- Paying it Forward with cardigan sweaters, afghan’s, sample sized toiletries and homemade artwork:
Lift the spirit of a nursing home resident: a gently worn sweater or lap blanket will help shield a resident from the chill of air conditioning. Sample sized body sprays, after shave lotions, tissues, hand creams, lipsticks or lip balms and sugar free candies are available at most dollar stores. With help from friends, assemble several packets in cellophane goodie bags and include a hand drawn note card.
- Paying it Forward with back to school supplies:
Most big box retailers feature the best prices for back-to-school items in July and August. Domestic violence shelters, group homes and local community centers have lists of clients who cannot afford the even the most basic items: crayons, notebooks, loose leaf paper, rulers, backpacks, pencils, pens and binders. Watch for sales; have your child pick out a backpack for a child the same age. Make the donation personal by having your child add a note.
- Paying it Forward with coats and clothes found after you clean out the closets:
Instead of dropping the donations in a bin, make an appointment to visit a shelter with your child. Bag the used clothing by size and gender. Assemble a box of out-grown board games, puzzles (with all the pieces), dolls, toy trains, or books. Donation of cleaned car seats and booster seats may be accepted as well (check in advance). Most organizations will not accept stuffed animals.
- Paying it Forward with food drives:
Food pantries operate 365 days a year. They are always in need of canned foods, coffee, pastas, rice, beans, juice, crackers and other non-perishable items. Grocery store gift cards of any denomination may be included, but should be packed separately and given to shelter administrators to be used at their discretion.
- Paying it Forward with care packages for the troops:
The USO suggests creating packages with items not readily available overseas. These include toothbrushes, toothpaste, shower shoes, shower caddies, shaving gel, shampoo, deodorant, mouthwash and baby wipes.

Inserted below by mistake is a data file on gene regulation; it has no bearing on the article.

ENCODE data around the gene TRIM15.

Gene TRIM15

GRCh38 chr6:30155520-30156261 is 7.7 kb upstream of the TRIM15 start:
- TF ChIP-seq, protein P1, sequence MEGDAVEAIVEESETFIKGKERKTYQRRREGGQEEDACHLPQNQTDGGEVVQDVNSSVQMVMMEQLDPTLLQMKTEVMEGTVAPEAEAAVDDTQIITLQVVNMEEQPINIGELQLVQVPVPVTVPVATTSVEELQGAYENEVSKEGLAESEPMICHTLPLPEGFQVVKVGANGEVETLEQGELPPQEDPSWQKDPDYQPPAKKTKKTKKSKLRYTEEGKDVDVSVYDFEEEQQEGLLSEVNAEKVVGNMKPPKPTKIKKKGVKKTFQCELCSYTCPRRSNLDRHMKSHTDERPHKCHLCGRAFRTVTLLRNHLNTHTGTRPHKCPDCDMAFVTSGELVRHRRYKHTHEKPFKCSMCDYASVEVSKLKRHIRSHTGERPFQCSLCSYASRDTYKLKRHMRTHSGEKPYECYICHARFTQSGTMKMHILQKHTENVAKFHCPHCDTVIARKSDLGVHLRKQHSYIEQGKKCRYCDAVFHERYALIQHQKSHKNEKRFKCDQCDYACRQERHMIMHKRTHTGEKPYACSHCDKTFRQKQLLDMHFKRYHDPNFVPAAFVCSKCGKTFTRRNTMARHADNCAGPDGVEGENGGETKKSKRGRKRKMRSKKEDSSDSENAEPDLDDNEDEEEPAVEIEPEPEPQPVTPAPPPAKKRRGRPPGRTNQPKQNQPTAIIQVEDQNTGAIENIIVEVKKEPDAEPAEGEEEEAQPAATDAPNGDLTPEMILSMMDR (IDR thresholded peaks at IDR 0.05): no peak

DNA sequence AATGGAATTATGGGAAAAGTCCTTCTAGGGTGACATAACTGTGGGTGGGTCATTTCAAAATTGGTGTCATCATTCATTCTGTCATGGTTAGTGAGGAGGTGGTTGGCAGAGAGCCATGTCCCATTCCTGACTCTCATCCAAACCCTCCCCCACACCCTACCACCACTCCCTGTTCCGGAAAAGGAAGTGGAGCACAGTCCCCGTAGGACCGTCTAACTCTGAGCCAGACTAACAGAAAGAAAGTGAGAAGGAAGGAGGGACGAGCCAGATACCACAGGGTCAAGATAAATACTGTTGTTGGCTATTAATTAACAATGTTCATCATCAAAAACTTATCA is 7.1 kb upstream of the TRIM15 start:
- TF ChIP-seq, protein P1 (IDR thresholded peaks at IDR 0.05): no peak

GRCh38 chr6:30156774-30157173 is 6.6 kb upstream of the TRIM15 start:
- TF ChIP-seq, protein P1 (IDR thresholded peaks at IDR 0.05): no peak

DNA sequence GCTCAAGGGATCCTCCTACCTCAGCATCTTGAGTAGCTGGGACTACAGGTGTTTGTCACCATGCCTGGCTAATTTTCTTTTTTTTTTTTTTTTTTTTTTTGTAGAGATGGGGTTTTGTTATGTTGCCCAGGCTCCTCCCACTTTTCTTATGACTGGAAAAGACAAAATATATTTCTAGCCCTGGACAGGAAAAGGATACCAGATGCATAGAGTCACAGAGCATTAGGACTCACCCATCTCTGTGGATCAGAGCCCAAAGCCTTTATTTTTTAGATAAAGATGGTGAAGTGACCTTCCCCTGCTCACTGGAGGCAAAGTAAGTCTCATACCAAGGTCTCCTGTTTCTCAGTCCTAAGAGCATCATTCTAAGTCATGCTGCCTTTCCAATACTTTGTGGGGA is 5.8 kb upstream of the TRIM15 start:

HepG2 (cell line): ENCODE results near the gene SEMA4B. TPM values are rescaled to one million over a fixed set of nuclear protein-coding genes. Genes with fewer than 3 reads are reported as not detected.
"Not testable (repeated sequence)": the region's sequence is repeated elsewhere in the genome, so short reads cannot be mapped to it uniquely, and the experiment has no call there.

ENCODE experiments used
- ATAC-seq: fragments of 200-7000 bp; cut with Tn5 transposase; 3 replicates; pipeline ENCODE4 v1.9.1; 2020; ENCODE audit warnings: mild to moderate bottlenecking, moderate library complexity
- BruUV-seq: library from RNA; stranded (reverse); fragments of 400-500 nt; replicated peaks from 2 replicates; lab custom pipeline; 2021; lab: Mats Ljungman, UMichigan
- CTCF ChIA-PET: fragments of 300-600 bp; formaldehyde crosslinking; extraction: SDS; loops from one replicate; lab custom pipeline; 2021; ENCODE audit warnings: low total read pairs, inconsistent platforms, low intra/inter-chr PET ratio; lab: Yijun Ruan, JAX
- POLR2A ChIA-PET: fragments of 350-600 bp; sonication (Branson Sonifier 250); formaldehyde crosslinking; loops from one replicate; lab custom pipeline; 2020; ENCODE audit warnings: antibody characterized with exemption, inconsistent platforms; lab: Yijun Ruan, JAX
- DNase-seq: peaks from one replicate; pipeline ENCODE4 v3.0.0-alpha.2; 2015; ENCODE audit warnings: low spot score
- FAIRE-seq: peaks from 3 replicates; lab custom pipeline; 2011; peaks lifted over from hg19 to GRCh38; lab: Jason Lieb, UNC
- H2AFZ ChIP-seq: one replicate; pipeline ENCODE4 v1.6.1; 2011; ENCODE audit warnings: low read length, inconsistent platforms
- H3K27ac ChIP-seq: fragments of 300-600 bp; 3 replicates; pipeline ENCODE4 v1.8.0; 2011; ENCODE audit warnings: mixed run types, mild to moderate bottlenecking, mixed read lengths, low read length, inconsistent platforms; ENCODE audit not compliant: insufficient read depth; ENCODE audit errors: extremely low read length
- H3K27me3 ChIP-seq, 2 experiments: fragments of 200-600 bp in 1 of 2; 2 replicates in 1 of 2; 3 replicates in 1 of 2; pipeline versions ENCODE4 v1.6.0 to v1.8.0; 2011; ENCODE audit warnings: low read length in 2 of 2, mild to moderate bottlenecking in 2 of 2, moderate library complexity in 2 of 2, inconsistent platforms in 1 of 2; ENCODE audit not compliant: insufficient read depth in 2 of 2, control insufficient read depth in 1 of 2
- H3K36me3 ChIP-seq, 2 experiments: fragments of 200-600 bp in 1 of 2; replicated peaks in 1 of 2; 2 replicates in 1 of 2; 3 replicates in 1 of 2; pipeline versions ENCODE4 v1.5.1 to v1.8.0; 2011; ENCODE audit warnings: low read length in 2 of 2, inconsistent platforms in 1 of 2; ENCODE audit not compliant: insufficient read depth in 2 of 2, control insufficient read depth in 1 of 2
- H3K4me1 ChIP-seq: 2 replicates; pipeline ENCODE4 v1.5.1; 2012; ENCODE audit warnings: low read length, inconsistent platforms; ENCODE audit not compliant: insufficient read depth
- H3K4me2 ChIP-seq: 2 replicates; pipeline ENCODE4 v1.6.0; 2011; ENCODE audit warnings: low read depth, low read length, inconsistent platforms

Food items include sports bars, crackers, cookies, beef jerky, microwaveable popcorn, chicken noodle soup, Crystal Light®, Gatorade®, Bigelow Tea® and a coffee pot with coffee packets; non-food items include books, board games, playing cards or even used video games.
The USO also suggests themed packages such as sports equipment including: a putting green and portable putting set, volley ball and badminton set, horseshoes, Frisbees, footballs, flag football belts, nerf balls, soccer balls and a magnetic dartboard.
They also request items that appeal to the artistically and musically inclined, including sketch pads, colored pencils, crochet book and yarn, music books, a keyboard and acoustic guitars.
Again, have your child create a message to be included with the care package. Request a letter back from the recipient. Imagine the excitement when that letter arrives!
Remember to let your child be involved with every step of each paying it forward care package project, from selecting a charity and assembling the package to delivery to the charity or post office for mailing overseas.
Remind him or her that however modest the donation, it will be appreciated. Mother Teresa once said, “We ourselves feel that what we are doing is just a drop in the ocean. But the ocean would be less because of that missing drop.”